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Commonwealth finds compliance costs outweigh benefits for IFCs

A Commonwealth Secretariat study has found that small island states are finding compliance costs substantially outweigh any benefit to their reputation as international financial centres.

The study, entitled “Developmental Implications of Anti-Money Laundering and Taxation Regulations” and presented at the Commonwealth Finance Ministers’ Meeting in Sri Lanka in September 2006, looked at Barbados in the Caribbean, Mauritius in the Indian Ocean and Vanuatu in the Pacific.

“In the three international finance centres under consideration, the costs of meeting new multilateral regulatory standards have exceeded the short-to-medium term benefits for both the public and private sectors,” the report said.

It found that offshore centres have lost business in spite of improving their reputations by complying with standards drawn up by the Organisation for Economic Co-operation & Development (OECD) and the inter-governmental Financial Action Task Force (FATF).

According to the study, “increased public revenue of these three developing island jurisdictions has been diverted toward regulating their international financial services sectors. The majority of private firms and banks operating in international financial services sectors in these states have experienced a significant increase in compliance costs, in some cases sufficient to threaten their future business viability.”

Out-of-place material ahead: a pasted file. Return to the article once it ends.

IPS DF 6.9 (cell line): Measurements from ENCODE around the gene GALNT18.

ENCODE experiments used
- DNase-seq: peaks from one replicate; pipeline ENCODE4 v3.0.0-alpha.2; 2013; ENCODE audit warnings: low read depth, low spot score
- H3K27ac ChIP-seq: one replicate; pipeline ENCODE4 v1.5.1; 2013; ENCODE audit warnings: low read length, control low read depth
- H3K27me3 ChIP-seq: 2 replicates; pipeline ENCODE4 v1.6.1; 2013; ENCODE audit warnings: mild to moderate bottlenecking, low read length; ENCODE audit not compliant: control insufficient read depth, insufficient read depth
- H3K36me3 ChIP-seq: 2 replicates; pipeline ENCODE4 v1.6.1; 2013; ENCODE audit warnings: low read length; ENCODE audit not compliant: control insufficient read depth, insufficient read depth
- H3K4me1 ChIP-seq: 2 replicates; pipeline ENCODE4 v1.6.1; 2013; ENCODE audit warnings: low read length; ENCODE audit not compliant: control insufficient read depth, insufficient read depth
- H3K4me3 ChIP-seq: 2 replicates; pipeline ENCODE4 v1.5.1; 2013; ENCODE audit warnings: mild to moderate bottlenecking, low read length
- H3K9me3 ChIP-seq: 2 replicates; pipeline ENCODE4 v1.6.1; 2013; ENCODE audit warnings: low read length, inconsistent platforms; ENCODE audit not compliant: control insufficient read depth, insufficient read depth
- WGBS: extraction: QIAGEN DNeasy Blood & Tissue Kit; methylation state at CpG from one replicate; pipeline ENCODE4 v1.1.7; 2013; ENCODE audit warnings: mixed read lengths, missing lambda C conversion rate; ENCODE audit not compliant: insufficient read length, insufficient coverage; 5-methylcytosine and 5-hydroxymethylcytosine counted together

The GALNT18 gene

“Indeed, small states are actually losing business to offshore centres in large countries that won't raise their own standards. For example, as the Financial Action Task Force (FATF) reported this July, virtually every US State still permits tax-free companies with secret ownership,” said Richard Hay, Co-Chair of the International Committee of the Society of Trust & Estate Practitioners

The FATF revealed that US service providers have successfully lobbied against raising standards, while Delaware actively promotes itself as more secretive than so-called offshore centres.

“If the efforts to raise standards are to succeed, these must apply evenly to large and small countries. Dominant countries, including those in the Commonwealth, must also share market access opportunities with those small states that meet higher standards, said Hay.

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